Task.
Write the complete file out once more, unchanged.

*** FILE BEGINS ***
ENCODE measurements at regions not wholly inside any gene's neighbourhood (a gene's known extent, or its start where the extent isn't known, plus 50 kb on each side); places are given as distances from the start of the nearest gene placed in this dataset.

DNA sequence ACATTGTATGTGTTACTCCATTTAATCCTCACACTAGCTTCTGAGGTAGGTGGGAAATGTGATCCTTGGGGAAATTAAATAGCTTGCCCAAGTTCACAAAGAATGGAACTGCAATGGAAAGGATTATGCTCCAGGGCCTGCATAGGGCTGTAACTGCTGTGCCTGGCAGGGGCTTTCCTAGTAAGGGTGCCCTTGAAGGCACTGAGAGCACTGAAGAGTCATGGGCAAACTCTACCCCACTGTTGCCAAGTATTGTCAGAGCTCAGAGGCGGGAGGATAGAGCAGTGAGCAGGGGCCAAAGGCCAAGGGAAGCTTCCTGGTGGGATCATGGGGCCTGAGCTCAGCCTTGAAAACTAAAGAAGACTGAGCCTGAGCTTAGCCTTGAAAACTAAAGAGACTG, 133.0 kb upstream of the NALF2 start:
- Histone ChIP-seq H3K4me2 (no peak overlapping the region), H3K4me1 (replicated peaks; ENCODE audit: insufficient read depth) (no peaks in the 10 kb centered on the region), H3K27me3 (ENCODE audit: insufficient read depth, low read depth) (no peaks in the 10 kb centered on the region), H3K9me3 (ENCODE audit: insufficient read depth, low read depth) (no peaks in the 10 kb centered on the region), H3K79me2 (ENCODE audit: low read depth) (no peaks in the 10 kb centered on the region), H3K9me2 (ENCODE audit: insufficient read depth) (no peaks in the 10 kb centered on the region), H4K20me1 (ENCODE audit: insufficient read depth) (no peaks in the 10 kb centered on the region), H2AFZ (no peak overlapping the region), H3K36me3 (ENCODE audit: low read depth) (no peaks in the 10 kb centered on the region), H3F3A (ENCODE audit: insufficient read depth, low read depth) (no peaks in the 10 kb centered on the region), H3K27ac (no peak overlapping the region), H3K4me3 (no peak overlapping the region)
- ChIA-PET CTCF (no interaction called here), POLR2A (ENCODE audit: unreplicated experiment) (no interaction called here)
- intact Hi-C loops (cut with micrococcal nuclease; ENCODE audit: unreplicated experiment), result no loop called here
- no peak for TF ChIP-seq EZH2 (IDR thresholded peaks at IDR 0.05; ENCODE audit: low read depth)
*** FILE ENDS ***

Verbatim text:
ENCODE measurements at regions not wholly inside any gene's neighbourhood (a gene's known extent, or its start where the extent isn't known, plus 50 kb on each side); places are given as distances from the start of the nearest gene placed in this dataset.

DNA sequence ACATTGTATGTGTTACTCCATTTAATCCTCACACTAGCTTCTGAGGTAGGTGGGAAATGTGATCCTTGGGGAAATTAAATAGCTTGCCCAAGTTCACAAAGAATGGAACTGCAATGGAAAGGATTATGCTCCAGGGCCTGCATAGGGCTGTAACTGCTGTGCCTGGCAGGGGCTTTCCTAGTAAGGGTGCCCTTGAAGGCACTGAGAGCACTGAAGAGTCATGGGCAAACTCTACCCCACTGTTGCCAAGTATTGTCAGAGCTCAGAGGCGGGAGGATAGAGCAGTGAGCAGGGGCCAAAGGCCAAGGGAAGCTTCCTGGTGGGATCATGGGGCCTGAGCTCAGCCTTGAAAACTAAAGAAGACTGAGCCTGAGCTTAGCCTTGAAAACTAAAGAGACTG, 133.0 kb upstream of the NALF2 start:
- Histone ChIP-seq H3K4me2 (no peak overlapping the region), H3K4me1 (replicated peaks; ENCODE audit: insufficient read depth) (no peaks in the 10 kb centered on the region), H3K27me3 (ENCODE audit: insufficient read depth, low read depth) (no peaks in the 10 kb centered on the region), H3K9me3 (ENCODE audit: insufficient read depth, low read depth) (no peaks in the 10 kb centered on the region), H3K79me2 (ENCODE audit: low read depth) (no peaks in the 10 kb centered on the region), H3K9me2 (ENCODE audit: insufficient read depth) (no peaks in the 10 kb centered on the region), H4K20me1 (ENCODE audit: insufficient read depth) (no peaks in the 10 kb centered on the region), H2AFZ (no peak overlapping the region), H3K36me3 (ENCODE audit: low read depth) (no peaks in the 10 kb centered on the region), H3F3A (ENCODE audit: insufficient read depth, low read depth) (no peaks in the 10 kb centered on the region), H3K27ac (no peak overlapping the region), H3K4me3 (no peak overlapping the region)
- ChIA-PET CTCF (no interaction called here), POLR2A (ENCODE audit: unreplicated experiment) (no interaction called here)
- intact Hi-C loops (cut with micrococcal nuclease; ENCODE audit: unreplicated experiment), result no loop called here
- no peak for TF ChIP-seq EZH2 (IDR thresholded peaks at IDR 0.05; ENCODE audit: low read depth)